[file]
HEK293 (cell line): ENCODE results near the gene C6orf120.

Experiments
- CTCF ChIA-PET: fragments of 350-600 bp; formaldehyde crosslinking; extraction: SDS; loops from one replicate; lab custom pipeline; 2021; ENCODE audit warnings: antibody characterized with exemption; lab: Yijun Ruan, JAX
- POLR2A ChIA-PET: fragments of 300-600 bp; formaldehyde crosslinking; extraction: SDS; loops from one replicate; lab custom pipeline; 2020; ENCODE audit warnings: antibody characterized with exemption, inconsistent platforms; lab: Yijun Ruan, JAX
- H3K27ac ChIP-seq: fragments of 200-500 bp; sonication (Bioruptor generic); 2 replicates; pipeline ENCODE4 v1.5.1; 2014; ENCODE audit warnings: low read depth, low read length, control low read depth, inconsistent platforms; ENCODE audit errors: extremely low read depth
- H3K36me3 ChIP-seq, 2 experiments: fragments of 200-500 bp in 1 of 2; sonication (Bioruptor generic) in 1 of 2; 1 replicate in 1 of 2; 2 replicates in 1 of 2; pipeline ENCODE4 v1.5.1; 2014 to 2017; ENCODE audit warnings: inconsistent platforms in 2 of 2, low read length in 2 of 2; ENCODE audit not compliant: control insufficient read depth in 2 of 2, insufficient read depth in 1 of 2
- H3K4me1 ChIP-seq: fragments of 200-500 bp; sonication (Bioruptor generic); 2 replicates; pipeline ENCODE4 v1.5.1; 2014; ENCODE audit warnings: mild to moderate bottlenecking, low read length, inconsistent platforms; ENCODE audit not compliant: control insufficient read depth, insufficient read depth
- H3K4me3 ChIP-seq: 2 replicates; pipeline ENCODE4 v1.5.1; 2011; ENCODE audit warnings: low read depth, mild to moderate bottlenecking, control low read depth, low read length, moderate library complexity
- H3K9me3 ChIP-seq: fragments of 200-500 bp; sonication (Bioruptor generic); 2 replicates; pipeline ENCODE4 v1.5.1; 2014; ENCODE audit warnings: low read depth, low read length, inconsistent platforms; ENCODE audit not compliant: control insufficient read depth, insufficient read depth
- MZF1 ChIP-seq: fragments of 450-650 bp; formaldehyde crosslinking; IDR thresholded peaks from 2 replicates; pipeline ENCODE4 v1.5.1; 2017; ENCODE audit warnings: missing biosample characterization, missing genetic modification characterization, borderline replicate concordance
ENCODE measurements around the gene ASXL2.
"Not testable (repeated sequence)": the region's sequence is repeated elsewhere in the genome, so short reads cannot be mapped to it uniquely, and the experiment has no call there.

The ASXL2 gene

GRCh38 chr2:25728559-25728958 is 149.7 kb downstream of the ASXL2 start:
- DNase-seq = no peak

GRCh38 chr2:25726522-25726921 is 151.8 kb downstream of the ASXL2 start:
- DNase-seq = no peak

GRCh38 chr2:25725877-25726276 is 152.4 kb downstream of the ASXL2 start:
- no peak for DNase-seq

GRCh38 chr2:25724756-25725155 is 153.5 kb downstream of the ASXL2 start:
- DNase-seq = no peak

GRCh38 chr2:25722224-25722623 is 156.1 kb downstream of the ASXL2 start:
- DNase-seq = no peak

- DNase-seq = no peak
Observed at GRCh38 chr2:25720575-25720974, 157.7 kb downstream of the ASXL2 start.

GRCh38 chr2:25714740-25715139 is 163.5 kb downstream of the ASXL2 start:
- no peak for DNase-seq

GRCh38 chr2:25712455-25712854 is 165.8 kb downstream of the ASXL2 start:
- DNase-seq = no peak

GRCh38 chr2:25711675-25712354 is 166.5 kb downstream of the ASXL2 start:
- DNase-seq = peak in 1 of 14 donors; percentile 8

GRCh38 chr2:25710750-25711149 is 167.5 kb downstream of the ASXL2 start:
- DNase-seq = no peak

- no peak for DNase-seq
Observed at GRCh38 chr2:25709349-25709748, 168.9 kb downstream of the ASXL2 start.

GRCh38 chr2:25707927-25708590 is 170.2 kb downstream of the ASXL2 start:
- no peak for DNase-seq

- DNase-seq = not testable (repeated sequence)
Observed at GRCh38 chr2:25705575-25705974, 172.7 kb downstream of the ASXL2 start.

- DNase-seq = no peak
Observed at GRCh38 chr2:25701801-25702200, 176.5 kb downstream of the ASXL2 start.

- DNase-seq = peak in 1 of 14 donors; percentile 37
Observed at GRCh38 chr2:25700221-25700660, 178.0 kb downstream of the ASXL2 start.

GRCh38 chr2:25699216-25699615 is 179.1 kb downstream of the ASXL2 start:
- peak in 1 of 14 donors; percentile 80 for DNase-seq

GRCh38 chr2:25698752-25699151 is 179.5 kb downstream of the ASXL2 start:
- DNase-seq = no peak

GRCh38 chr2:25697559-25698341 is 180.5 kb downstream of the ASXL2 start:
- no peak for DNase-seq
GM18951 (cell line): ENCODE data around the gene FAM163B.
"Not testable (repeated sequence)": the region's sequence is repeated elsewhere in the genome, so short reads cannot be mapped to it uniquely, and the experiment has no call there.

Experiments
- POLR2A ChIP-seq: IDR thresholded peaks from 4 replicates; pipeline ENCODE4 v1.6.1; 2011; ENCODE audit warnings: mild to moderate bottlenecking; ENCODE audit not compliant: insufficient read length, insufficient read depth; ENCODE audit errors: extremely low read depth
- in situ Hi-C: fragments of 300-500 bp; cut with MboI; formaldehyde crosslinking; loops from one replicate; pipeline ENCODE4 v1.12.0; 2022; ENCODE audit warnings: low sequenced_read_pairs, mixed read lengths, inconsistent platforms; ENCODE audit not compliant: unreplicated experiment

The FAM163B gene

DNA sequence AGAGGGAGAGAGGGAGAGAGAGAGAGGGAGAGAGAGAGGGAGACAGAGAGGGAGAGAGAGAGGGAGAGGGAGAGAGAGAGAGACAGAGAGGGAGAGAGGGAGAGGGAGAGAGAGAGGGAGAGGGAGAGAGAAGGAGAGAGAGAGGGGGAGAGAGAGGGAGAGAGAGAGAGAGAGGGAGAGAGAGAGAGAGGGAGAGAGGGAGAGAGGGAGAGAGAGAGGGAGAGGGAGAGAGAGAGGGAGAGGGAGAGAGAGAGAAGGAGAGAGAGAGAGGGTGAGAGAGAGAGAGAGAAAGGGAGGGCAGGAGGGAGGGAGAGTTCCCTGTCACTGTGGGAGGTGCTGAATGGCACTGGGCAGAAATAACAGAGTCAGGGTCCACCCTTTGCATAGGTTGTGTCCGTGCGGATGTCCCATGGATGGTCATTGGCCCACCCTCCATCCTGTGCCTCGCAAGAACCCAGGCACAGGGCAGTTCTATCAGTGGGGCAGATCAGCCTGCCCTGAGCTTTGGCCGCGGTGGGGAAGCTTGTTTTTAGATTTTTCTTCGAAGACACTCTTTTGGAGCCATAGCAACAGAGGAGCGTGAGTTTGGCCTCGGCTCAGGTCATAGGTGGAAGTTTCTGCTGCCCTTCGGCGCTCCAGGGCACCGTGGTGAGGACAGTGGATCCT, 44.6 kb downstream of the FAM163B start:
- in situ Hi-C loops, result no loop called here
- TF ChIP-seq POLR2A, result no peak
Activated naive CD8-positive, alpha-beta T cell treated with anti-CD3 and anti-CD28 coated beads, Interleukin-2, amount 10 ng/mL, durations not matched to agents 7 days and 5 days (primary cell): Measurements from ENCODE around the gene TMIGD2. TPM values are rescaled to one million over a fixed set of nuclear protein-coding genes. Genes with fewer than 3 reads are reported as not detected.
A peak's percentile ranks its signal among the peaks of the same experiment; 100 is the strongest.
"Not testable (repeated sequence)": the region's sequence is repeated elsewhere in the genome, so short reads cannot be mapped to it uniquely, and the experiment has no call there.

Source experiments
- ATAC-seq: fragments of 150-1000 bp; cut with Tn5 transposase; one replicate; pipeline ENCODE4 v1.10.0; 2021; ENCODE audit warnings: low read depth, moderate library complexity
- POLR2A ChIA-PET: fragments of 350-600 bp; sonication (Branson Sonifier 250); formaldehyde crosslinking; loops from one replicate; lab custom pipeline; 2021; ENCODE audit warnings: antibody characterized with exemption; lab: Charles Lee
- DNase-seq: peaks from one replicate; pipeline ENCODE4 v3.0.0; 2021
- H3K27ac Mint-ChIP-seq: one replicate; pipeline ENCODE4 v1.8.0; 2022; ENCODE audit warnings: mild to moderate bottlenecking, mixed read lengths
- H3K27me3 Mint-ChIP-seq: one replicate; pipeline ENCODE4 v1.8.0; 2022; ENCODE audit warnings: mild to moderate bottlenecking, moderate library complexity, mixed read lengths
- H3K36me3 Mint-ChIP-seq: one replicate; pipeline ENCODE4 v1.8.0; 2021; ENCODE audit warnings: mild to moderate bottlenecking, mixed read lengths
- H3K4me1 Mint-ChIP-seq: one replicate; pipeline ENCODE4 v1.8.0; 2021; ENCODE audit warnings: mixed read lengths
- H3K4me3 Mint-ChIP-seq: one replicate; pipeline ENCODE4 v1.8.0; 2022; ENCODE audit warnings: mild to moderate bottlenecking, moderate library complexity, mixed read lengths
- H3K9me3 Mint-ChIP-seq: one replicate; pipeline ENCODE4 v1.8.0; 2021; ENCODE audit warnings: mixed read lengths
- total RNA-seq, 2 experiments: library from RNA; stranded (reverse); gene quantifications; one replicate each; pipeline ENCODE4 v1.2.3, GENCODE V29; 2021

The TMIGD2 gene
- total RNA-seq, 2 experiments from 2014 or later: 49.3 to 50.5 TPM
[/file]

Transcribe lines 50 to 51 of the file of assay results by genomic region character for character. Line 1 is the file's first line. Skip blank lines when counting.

GM18951 (cell line): ENCODE data around the gene FAM163B.
"Not testable (repeated sequence)": the region's sequence is repeated elsewhere in the genome, so short reads cannot be mapped to it uniquely, and the experiment has no call there.